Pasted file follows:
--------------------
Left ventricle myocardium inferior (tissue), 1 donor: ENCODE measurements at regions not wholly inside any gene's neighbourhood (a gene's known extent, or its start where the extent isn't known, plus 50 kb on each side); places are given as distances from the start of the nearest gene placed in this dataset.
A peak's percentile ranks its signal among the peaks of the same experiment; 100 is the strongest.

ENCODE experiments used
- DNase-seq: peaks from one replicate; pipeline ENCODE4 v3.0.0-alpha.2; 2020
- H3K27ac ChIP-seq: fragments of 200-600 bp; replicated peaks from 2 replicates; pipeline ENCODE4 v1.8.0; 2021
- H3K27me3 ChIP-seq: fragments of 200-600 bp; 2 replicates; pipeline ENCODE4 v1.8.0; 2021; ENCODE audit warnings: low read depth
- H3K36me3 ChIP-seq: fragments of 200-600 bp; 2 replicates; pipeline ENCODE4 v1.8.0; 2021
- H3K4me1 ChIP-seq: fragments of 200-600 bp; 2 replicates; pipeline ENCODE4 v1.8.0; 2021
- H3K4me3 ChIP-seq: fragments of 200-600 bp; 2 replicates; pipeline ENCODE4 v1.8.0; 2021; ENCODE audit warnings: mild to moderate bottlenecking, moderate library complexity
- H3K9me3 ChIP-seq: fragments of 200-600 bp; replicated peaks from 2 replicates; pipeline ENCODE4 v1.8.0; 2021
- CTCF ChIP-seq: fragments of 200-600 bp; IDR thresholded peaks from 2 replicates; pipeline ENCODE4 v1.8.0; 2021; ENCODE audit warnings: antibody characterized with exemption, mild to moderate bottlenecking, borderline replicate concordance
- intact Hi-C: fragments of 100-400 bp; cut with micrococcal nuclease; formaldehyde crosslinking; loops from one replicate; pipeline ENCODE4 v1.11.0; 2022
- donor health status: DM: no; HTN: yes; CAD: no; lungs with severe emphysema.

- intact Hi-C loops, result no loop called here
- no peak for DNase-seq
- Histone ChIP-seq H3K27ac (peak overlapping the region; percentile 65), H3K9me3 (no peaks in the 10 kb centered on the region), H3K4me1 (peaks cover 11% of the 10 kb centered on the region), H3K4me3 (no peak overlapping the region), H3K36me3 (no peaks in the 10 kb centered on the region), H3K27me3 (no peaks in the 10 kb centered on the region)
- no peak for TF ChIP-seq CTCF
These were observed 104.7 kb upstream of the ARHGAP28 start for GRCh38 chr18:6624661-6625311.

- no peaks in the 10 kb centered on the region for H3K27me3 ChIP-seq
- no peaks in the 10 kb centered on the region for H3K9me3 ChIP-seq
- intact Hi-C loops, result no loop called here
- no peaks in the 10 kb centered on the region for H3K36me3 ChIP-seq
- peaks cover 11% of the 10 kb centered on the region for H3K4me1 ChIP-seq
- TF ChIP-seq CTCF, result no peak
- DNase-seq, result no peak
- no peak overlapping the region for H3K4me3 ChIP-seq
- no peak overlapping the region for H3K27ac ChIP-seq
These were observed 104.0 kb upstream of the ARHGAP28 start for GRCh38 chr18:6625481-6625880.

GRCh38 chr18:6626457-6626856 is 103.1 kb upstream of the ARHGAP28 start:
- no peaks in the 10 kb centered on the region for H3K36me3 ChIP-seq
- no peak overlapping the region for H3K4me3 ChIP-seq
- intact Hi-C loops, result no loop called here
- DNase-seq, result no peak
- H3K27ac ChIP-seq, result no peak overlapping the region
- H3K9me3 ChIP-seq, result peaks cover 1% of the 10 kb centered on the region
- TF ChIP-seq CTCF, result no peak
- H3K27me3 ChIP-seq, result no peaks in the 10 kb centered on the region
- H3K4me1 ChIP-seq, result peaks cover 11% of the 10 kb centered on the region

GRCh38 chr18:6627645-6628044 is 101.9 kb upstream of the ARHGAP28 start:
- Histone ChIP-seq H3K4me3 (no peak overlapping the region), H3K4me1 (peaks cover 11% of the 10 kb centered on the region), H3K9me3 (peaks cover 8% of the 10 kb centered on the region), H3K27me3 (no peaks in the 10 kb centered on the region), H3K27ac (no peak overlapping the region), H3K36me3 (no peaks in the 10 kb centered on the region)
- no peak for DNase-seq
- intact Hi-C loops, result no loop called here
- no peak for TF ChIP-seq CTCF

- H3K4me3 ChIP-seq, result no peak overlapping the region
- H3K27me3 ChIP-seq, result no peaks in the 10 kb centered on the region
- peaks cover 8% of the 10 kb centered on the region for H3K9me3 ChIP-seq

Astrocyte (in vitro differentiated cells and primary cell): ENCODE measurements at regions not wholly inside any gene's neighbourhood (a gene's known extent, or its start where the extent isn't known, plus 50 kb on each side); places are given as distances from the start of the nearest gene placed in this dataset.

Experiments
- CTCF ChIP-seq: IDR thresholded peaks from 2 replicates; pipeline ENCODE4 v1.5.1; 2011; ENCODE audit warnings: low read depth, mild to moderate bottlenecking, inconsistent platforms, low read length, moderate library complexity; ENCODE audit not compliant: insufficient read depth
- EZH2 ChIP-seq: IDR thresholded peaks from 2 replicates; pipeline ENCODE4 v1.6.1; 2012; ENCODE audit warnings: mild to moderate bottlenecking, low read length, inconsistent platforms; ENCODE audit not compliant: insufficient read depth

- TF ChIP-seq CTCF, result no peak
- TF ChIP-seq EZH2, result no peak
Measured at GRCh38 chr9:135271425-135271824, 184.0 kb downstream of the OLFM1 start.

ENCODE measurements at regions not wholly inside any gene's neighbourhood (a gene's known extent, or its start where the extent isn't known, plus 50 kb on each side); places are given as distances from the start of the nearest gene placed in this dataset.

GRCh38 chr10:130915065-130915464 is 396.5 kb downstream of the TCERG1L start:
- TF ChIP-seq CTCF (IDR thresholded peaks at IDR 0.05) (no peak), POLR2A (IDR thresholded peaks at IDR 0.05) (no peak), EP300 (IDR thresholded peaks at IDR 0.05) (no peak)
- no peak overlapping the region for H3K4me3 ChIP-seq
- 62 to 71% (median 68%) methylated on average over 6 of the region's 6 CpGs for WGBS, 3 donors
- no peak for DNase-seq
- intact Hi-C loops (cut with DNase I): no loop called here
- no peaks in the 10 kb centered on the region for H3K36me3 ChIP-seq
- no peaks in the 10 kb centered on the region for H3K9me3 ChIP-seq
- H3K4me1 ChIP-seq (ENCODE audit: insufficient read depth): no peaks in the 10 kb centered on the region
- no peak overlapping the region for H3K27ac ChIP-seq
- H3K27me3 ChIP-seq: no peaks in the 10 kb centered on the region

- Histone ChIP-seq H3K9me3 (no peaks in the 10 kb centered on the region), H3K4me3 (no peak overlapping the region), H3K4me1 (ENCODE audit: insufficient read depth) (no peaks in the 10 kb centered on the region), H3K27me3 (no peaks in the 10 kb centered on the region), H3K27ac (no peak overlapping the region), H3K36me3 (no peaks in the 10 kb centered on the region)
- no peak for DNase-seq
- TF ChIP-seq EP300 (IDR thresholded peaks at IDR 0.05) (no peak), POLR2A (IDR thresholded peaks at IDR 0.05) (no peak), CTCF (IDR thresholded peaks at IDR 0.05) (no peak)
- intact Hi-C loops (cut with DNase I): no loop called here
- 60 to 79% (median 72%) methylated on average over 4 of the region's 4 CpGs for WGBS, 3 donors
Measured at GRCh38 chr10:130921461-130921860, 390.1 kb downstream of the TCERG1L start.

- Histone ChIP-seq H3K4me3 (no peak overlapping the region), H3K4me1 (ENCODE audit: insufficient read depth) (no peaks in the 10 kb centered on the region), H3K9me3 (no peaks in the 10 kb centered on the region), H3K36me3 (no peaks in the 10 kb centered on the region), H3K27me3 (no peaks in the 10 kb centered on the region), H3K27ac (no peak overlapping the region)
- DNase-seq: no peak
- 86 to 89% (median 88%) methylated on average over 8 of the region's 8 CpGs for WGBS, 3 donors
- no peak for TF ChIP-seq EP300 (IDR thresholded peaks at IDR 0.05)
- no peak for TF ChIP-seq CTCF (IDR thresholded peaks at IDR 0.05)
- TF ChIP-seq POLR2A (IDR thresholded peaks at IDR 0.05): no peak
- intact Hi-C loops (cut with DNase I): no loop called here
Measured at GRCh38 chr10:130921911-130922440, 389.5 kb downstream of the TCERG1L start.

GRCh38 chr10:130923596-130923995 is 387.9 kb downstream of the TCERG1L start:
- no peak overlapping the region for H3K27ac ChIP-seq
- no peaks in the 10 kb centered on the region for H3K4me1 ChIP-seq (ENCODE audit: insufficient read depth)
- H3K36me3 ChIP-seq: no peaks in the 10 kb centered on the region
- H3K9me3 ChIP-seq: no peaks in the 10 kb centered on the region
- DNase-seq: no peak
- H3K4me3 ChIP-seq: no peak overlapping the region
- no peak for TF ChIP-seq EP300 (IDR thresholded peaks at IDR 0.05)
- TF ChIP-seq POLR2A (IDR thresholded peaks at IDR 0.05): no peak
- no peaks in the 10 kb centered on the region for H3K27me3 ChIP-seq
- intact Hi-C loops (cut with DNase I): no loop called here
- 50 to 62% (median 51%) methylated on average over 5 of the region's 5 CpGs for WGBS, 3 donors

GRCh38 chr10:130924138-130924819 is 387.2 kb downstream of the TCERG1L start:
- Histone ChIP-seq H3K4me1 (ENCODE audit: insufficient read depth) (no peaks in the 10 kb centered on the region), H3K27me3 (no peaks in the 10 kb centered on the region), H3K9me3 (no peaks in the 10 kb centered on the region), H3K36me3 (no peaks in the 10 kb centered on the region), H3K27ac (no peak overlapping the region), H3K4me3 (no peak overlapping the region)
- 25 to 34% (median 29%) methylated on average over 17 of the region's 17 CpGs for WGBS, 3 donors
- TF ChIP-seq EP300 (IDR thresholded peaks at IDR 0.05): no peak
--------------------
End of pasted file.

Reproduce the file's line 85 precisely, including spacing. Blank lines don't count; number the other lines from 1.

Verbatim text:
- DNase-seq: no peak